At a time when duration is the preferred strategy in the debt fund market, we recommend that investors supplement it with some accrual funds as well (for those wanting to know how duration and accrual strategy vary please read this article). Within the accrual strategy, for investors looking at sustained higher returns, long after the interest rate cycle falls, the credit space provides an opportunity. However, this space must be explored with caution as very high risks do not always provide commensurate returns.
UTI Income Opportunities, an income accrual fund with some penchant for credit risk is an option for investors looking for sustained returns without the high risks that credit funds usually sport. Investors need to have a minimum 3-year time frame to invest in this fund.
Why accrual now
The demonetisation of currency has had a sharp impact on yields with the 10-year 6.97% 2026 yield now at 6.3%. That has meant a quick rally, with funds in the dynamic bond category delivering 2.5% on an average in just a week’s time. Even so, debt fund managers opine that there is a high possibility of further rate cuts post demonetisation and this can result in further easing of yields. That means the duration play is not yet over.
But what has happened is that the rate rally has been hastened by the unexpected event of demonetisation. That means, while your portfolio will sport high returns and will continue to do so for a good number of quarters in future, you will also have to gear up to having a more sustained return strategy once the story from the bond rally is over. Towards this, accrual options are a good add-on to any debt portfolio.
Within the accrual space, you have two options – one, go with low credit risk funds which have quality papers and slightly higher average maturity or go with funds that take exposure to lower rated papers. For risk-averse investors, we would recommend only the former – HDFC Medium Term Opportunities being a preferred fund for us in that space. But that would also mean settling for slightly lower returns as rates fall. Besides, many dynamic bond funds will partly sport a low-risk accrual portfolio once the rate rally is over and they reduce their portfolio duration. The second option is to explore the credit risk space selectively. Here, for those willing to take some risks but not too high, UTI Income Opportunities would fit the bill.
The fund and performance
UTI Income Opportunities is not among the top performing funds in the credit opportunity space. Our choice of the fund is simply based on few metrics: one, the fund’s average (last 1 year) holding of papers rated AA or lower is among the lowest in this category (barring IDBI Corporate Debt Opportunities, which has a track record of less than 3 years). Two, its average maturity of 2.4 years and yield to maturity of 9.18% also score well on the risk-return metric. Both of these mean for a lower credit risk, lower duration and decent yield, the fund is a good choice if you do not want to go overboard on the risk metric.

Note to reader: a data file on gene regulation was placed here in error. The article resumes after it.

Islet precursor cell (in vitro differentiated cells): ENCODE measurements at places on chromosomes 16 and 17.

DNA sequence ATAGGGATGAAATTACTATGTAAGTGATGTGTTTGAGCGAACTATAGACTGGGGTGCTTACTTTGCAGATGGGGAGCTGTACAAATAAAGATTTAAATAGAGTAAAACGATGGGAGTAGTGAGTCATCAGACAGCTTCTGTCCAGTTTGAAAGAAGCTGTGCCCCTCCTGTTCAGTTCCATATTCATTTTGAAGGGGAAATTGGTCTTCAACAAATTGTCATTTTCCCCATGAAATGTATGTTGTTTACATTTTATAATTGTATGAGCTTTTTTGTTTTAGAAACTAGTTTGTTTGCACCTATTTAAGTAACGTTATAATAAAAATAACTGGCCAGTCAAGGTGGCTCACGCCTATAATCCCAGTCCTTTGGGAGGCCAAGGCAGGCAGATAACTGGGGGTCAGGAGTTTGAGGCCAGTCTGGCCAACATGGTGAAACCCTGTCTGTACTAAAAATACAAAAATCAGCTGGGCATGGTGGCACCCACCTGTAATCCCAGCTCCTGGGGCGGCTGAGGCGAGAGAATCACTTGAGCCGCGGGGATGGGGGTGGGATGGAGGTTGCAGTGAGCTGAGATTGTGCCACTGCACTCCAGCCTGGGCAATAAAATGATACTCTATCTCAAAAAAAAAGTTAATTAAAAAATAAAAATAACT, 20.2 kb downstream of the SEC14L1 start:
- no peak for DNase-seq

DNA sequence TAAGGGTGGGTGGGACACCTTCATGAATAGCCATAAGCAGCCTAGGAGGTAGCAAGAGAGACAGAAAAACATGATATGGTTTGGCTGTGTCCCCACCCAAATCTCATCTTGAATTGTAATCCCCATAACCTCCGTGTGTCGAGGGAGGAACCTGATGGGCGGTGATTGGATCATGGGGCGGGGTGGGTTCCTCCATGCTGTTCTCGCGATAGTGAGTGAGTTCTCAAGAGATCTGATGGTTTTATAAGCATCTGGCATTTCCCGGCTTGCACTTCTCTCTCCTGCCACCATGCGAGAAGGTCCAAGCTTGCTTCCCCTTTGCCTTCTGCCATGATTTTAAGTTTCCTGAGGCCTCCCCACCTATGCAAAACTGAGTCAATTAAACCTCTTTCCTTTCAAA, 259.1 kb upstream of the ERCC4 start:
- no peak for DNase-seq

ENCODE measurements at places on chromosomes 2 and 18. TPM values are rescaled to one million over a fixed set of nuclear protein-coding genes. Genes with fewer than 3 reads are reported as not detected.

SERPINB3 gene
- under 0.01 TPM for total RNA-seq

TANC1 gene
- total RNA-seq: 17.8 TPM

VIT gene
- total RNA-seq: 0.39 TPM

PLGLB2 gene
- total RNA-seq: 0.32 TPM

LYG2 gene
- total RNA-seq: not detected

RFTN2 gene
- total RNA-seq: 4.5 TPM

UTI Income Opportunities delivered 10.7% in the last 1 year, marginally higher than the category average of 10.5%. We would still think this performance is commendable as most of the funds in that space sport a far higher risk profile. It’s returns since inception (November 2012) is 9.8% compounded annually.
UTI Income Opportunities has not delivered any negative returns on a rolling 1-year return basis, when rolled daily in the past 3 years. As opposed to this, you will find that dynamic bond funds, despite their high returns, have sported negative 1-year returns in the past.
In fact, on a rolling 1-month basis, the fund had negative returns on just 3 occasions in the past 3 years – once in July 2013 and on 2 days in February 2016. Both were periods of steep increase in yields. This record is far better than many other peers.
UTI Income Opportunities held about 55% in AA/AA- and AA(SO)/AA(S0)- rated instruments as of October 2016. AAA/A1+ rated papers accounted for about 21% of the portfolio. While quite a few of these companies are NBFCs that are in the business of lending for home purchase, giving that much of it is retail lending, we do not see any adverse impact of demonetisation on these instruments. However, in general, for all finance companies (which form a good chunk of any debt portfolio), the forthcoming quarters would be testing times of how their loan repayments pan out. To this extent, any near-term shocks or downgrades in some of the instruments cannot be ruled out. However, if the fund is held over the tenure recommended, it would provide enough time to get over any such shocks.
The fund is managed by Ritesh Nambiar. The assets managed as of October 2016, was Rs. 1856 crore.
FundsIndia’s Research team has, to the best of its ability, taken into account various factors – both quantitative measures and qualitative assessments, in an unbiased manner, while choosing the fund(s) mentioned above. However, they carry unknown risks and uncertainties linked to broad markets, as well as analysts’ expectations about future events. They should not, therefore, be the sole basis of investment decisions. To know how to read our weekly fund reviews, please click here.
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